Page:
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ARS Home » Northeast Area » Beltsville, Maryland (BARC) » Beltsville Agricultural Research Center » Animal Genomics and Improvement Laboratory » Research » Publications at this Location » Publication #412731

Research Project: Increasing Accuracy of Genomic Prediction, Developing Algorithms, Selecting Markers, and Evaluating New Traits to Improve Dairy Cattle

Location: Animal Genomics and Improvement Laboratory

Title: Genetic and genomic evaluations of milking speed and duration from automated milk recording

item Miles, Asha
item Hutchison, Jana
item Toghiani, Sajjad
item O'CONNELL, JEFFREY - University Of Maryland School Of Medicine
item FOURDRAINE, ROBERT - Dairy Records Management Systems(DRMS)
item Vanraden, Paul

Submitted to: Journal of Dairy Science
Publication Type: Abstract Only
Publication Acceptance Date: 3/12/2024
Publication Date: N/A
Citation: N/A

Interpretive Summary:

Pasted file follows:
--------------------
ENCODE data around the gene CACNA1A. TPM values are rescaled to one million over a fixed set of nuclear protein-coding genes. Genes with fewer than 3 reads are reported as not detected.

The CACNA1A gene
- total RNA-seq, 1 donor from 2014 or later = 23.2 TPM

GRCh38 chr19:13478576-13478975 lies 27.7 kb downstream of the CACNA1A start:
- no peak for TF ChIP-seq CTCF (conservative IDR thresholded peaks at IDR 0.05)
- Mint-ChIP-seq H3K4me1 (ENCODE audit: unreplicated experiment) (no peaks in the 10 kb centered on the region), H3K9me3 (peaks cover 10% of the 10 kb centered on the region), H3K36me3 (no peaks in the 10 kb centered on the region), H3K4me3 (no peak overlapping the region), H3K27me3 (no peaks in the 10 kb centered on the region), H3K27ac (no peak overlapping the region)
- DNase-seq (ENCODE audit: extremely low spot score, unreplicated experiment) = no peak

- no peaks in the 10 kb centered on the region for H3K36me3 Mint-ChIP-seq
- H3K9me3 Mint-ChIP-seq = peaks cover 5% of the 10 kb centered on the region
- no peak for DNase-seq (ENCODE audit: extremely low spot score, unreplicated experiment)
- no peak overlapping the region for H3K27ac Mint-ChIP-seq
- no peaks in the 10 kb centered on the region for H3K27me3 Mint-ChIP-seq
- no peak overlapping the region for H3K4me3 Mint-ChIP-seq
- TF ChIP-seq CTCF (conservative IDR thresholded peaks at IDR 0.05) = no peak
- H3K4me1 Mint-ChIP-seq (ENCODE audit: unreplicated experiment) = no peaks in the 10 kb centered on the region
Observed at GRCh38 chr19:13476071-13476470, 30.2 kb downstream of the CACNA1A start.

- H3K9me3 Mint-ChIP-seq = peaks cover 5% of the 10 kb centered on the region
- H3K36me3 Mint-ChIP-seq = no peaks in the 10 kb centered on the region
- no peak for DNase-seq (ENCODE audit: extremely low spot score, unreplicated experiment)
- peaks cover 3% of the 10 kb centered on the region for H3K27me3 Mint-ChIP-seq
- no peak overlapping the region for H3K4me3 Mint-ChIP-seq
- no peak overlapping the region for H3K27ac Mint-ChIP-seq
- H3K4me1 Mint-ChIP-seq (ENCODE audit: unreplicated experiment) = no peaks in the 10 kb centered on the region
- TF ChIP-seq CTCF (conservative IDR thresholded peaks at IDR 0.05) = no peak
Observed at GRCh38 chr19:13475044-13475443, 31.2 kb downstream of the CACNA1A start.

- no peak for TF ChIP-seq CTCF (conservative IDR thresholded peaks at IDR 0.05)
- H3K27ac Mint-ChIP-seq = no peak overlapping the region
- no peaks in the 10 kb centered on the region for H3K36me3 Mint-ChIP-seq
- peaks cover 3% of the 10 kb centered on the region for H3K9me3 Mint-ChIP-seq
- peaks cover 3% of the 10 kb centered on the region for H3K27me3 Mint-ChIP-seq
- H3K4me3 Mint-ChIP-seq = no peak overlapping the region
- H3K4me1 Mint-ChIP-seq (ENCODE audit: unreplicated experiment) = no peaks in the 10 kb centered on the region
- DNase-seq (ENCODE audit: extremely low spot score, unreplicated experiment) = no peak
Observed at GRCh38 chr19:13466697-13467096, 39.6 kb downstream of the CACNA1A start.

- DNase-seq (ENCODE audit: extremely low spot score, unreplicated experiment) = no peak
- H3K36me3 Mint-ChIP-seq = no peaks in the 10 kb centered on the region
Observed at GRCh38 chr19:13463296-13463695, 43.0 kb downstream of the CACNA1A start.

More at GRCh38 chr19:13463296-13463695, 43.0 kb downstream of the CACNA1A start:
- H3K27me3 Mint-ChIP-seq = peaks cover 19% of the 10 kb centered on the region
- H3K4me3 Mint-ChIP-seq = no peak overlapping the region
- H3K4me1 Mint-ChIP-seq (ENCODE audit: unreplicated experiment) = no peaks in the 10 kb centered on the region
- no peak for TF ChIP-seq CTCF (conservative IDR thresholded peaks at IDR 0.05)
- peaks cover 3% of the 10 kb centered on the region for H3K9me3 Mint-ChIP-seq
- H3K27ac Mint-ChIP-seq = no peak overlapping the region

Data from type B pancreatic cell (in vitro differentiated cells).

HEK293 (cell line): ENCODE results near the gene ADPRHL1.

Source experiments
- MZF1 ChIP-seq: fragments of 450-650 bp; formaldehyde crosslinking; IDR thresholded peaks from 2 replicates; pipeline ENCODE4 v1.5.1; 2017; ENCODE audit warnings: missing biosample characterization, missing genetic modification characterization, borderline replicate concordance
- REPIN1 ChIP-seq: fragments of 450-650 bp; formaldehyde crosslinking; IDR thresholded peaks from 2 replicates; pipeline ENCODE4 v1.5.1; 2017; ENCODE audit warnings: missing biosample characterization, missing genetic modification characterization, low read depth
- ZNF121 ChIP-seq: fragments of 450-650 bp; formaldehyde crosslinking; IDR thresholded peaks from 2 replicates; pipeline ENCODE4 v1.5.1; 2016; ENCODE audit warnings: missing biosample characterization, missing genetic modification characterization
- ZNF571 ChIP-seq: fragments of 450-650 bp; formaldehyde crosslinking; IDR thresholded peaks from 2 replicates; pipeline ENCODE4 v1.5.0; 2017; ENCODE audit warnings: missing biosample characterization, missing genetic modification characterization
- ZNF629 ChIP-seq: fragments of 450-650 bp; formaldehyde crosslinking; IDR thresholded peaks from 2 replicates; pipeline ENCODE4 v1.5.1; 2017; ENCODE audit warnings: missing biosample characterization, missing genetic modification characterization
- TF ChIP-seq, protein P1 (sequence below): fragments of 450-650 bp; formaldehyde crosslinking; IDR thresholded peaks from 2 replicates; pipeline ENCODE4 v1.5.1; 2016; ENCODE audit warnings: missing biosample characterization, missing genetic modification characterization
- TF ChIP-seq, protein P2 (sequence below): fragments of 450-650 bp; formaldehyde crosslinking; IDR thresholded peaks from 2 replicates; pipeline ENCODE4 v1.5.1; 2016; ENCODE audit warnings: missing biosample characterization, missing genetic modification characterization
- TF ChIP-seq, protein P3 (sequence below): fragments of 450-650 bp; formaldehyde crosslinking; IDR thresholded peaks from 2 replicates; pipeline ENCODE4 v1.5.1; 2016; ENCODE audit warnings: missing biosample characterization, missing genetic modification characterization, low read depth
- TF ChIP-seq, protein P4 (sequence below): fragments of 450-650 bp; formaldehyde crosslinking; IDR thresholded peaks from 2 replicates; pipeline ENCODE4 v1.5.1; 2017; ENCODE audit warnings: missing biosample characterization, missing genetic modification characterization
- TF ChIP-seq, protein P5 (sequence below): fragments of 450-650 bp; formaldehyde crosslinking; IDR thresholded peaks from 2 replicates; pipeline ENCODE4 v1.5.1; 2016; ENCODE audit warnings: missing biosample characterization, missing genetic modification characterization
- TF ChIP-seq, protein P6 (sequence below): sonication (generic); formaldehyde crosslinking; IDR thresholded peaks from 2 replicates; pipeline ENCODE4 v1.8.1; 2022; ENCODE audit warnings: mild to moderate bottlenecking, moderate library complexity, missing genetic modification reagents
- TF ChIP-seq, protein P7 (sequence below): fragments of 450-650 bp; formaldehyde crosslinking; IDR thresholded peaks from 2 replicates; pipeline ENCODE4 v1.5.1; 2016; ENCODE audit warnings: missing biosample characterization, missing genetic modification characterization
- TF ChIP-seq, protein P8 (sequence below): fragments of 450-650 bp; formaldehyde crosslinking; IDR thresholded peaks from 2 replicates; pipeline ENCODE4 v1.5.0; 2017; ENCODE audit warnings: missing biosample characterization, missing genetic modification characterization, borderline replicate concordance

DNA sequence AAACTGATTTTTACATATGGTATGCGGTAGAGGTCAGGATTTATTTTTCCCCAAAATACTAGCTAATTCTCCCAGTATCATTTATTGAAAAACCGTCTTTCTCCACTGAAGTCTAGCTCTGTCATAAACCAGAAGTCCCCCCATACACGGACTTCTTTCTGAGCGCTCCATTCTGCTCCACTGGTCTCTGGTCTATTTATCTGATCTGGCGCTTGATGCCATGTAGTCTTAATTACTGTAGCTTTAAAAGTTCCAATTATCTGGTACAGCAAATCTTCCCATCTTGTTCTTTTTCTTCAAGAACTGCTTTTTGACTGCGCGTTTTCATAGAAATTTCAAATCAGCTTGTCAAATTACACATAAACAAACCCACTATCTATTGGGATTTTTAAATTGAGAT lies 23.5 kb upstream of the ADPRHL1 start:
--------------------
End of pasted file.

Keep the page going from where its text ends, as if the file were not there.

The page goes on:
Technical Abstract: Many milking systems now record the milk produced and the duration (DUR) of each milking of every cow. Records from 131 herds and 9 different equipment manufacturers (OEM) were retrieved from on-farm databases since 2022 by Dairy Records Management Systems. Individual milk weights and durations were averaged within 23,201 complete lactations of 23,180 cows, including 9,208 first parity cows and 4,246 genotyped cows. Milking speed (MSPD) was defined as average milk divided by average DUR. Breed, milking frequency, lactation number, and OEM had substantial effects on MSPD and were included in the genetic model along with genetic groups and permanent environment. The pedigree relationship matrix included 219,703 animals with records or descendants with records plus 96 million other animals. Variances were estimated by both Gibbs sampling and REML; estimates were very similar. Residual variance for MSPD was 51% higher when only test days instead of all days were averaged. Heritability was 28% with only test days vs. 37% with all days averaged; genetic correlation was 0.97. MSPD was less stable in first parity compared to other parities. Genetic correlation of first with all lactations was 0.92 suggesting they are measuring the same trait. Milking speed had a small favorable genetic correlation with milk yield but unfavorable with somatic cell score based on 756 Holstein bulls with reliability (REL) for MSPD > 50%. Heritability for DUR was higher at 44% across all parities and 48% in first parity. Genetic correlation of DUR with MSPD was -.81 and phenotypic correlation was -.52. Largest marker effects for DUR were on chromosome 29 near 41 Mb on ARS-UCD1 map. Economic value is small for parlor milking but larger for robotic systems. Genomic predictions for MSPD for young animals born in the last 10 years averaged 37% REL compared to about 70% REL for several other traits or 27% REL for genomic predictions of residual feed intake. Much larger datasets for MSPD may be available in the future.